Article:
This post is part of the “Prelude to Paris” series highlighting updates and analysis on international climate negotiations in the lead up to the United Nations climate change conference – the 21st Conference of the Parties (COP 21) — to be held in Paris this December. Other posts in the series are available here.
Pope Francis’ visit to the United States has drawn the attention of millions of people from around the globe. His popularity here in the U.S. is astronomical with a favorability rating of 90% of all American Catholics, and 70% of all Americans. Upon his arrival, he gave an address at the White House and spoke about immigration, religious liberty and climate change. His address to the Congress this morning was the first time a pope has ever done so.
In his address to Congress, Pope Francis focused on four Americans: Abraham Lincoln, Dr. Martin Luther King, Jr., Dorothy Day, and Thomas Merton. When speaking about Dorothy Day, the leader of the Catholic worker movement, Pope Francis spoke about care for those in poverty and protection of nature. He directly referenced his recent encyclical about the environment, Laudato Si. He reminded Congress that the defense of the common good is a chief aim of all politics and that sacrifice is necessary to serve the common good. He said that “The right use of natural resources, the proper application of technology, and the strength of enterprise are essential elements to an economy which seeks to be modern, inclusive, and sustainable.”
As with his address to Congress, and mentioning four Americans (including two non-Catholics), Pope Francis called for a dialogue that includes everyone, “since the environmental challenge we are undergoing and its human roots concern and affect us all.” Instead of focusing only on the problems of environmental degradation, Pope Francis offered hope, saying “I’m convinced that we can make a difference, I’m sure. I have no doubt that the US and this congress have an important role to play. Now is the time for courageous actions.”
Noticeably absent from his address to Congress, Pope Francis did not mention the term “climate change” or “global warming.” But his reference to Laudato Si, which heavily speaks about environmental degradation including climate change, is a nod towards the issue. And in his address at the White House, he directly mentioned the issue.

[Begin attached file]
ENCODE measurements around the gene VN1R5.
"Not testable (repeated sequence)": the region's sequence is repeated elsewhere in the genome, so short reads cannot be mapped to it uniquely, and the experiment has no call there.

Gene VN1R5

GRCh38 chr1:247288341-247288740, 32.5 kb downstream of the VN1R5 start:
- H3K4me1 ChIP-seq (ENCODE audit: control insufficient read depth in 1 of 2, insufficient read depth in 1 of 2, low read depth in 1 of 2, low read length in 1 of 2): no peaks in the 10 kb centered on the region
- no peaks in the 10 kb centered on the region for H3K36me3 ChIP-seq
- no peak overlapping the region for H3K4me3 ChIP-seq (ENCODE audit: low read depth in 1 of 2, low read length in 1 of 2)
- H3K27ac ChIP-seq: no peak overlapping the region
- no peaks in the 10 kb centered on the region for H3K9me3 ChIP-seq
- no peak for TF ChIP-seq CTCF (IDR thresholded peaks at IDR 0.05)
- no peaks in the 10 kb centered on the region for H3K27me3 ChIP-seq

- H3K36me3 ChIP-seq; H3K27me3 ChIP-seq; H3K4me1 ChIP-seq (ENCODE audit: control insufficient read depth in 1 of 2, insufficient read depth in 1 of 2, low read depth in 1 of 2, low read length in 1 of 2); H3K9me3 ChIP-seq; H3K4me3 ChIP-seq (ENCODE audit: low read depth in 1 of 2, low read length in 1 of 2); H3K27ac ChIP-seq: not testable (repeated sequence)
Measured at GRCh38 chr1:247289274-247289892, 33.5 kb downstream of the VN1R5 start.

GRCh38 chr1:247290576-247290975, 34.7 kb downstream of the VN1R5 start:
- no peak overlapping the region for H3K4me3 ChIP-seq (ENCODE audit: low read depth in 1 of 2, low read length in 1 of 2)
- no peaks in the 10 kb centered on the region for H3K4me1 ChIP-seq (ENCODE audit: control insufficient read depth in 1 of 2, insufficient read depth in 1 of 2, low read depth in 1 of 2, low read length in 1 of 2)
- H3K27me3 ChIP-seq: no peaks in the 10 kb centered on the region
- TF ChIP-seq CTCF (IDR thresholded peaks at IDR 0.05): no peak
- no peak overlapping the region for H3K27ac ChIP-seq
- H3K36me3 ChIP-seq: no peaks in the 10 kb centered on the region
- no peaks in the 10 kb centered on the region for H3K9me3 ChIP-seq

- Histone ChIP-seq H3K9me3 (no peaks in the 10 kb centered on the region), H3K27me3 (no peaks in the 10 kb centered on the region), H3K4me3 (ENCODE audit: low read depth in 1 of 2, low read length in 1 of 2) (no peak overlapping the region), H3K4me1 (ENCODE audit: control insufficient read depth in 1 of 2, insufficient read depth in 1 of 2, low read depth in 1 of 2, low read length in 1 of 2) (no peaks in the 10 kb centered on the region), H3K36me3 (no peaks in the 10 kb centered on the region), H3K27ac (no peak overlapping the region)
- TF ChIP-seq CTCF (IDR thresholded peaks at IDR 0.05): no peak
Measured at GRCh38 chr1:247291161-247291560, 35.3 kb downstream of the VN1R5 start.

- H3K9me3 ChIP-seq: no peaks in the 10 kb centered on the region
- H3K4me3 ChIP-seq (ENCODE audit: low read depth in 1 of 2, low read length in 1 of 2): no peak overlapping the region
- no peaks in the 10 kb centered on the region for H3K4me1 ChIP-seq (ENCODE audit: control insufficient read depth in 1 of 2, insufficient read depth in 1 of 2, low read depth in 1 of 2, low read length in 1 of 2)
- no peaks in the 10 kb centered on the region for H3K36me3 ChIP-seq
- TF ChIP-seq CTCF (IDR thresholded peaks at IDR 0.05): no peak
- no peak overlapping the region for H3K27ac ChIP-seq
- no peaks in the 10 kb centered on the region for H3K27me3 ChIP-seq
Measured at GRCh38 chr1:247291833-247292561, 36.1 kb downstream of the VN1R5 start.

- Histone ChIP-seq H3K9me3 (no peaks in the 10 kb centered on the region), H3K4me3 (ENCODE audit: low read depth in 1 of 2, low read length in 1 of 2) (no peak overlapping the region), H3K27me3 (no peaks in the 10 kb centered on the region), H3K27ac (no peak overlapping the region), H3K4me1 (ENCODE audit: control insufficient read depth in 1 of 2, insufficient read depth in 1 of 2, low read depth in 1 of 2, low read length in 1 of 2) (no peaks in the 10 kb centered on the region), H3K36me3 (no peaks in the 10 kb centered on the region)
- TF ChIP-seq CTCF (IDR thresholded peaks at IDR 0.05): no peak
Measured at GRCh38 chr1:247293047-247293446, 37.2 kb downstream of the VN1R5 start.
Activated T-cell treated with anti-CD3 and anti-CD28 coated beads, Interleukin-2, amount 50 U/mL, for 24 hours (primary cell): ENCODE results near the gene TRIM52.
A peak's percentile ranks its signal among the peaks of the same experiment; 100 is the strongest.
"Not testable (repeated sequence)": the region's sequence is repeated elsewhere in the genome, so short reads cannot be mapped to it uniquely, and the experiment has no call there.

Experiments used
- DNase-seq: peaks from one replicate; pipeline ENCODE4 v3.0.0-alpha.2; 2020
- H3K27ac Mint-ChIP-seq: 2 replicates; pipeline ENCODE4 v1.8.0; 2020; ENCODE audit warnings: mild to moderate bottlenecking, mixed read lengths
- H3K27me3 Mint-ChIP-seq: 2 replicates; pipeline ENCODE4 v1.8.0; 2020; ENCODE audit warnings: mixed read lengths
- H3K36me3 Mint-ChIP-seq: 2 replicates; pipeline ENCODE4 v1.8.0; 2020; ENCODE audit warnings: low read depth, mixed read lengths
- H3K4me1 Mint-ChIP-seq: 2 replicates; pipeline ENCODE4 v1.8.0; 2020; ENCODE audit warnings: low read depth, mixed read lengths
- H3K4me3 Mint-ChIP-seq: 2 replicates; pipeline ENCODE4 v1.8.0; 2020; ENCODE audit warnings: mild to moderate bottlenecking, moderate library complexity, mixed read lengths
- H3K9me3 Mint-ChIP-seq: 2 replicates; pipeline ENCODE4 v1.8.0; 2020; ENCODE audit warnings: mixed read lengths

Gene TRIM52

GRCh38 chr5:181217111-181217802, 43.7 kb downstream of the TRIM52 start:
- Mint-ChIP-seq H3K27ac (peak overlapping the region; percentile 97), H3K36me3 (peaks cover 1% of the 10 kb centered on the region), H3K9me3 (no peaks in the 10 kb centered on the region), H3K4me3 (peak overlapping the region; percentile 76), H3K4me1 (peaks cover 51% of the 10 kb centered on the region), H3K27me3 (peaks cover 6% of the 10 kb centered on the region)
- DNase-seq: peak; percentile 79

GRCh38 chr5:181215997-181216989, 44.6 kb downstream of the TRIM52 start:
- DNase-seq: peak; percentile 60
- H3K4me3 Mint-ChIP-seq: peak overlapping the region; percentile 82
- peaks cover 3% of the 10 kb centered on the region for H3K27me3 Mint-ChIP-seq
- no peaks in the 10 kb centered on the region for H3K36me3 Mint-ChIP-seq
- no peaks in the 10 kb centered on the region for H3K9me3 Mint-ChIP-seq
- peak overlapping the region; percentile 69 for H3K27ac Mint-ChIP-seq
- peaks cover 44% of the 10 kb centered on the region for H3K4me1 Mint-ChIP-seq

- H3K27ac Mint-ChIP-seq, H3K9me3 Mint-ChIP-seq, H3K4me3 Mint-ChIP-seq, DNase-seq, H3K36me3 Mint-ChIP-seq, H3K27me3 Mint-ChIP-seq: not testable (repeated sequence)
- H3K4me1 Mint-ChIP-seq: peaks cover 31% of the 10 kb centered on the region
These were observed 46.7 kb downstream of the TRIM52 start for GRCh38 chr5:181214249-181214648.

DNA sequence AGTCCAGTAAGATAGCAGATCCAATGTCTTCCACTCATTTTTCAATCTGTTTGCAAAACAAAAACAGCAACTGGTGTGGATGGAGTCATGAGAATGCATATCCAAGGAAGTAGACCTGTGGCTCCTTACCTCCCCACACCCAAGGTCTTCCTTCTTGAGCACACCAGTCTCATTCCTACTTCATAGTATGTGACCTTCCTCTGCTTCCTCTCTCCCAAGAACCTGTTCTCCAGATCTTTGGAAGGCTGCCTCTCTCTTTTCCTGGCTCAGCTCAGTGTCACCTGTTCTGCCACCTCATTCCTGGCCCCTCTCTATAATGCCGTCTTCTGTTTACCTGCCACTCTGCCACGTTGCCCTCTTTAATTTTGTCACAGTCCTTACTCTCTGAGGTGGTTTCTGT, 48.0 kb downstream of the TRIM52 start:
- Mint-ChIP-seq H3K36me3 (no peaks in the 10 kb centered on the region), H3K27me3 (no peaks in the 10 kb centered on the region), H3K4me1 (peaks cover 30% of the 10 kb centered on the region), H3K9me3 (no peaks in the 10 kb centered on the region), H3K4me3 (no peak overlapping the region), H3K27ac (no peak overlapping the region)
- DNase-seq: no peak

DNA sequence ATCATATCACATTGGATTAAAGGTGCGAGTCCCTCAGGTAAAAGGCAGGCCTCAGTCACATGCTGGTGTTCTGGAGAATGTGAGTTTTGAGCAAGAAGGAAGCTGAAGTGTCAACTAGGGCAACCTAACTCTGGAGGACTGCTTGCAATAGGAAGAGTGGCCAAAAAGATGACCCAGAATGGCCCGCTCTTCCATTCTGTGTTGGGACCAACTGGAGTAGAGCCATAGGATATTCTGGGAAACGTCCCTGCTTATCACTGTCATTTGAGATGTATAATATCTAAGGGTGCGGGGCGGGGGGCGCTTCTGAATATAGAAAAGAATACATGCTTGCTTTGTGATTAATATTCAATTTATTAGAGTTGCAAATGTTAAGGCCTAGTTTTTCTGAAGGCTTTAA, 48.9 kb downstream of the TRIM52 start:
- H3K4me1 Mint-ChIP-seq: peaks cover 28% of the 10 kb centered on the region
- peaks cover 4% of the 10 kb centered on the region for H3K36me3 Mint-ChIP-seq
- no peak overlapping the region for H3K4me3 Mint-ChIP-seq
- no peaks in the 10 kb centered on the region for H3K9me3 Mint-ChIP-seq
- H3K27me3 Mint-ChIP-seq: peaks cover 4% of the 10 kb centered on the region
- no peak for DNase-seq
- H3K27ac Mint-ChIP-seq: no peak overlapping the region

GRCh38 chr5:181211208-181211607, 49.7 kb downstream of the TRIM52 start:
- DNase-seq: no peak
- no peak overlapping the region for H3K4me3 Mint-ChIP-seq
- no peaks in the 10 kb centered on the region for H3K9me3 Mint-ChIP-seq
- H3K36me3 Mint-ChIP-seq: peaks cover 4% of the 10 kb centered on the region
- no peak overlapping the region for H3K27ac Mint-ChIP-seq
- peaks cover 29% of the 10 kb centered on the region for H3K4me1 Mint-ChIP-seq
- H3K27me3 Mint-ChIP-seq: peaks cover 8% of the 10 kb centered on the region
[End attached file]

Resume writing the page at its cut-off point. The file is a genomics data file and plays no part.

The Vatican has been a leader in supporting action on climate change. In 2010, Vatican City had more solar power capacity installed, per capita, than anywhere in the world. Under Pope Benedict XVI, Vatican City became the first carbon-neutral country in the world. He even looked into a hybrid-electric Popemobile. Rightfully so, Pope Benedict XVI was called the “Green Pope”. The Pontifical Council for Justice and Peace wrote on the nexus between poverty, energy and climate change justice and stated that “The protection of creation is a moral duty for all.” The Pontifical Academy of Sciences, a scientific advisory body appointed by the Pope, has stated that “The continued extraction of coal, oil and gas following the “business-as-usual mode” will soon create grave existential risks for the poorest three billion, and for generations yet unborn.” Pope Francis went a step further with the publication of his encyclical on the environment, Laudato Si. Pope Francis said that fossil fuels including “coal, but also oil and, to a lesser degree, gas – needs to be progressively replaced without delay,” are specifically identified as forms of tyranny over creation. Indeed, many churches all across the United States have installed wind turbines and solar panels in order to care for creation.
Pope Francis will continue his visit to the United States with a visit to New York City to address the United Nations and then on to Philadelphia. The full text of his address to Congress is available here.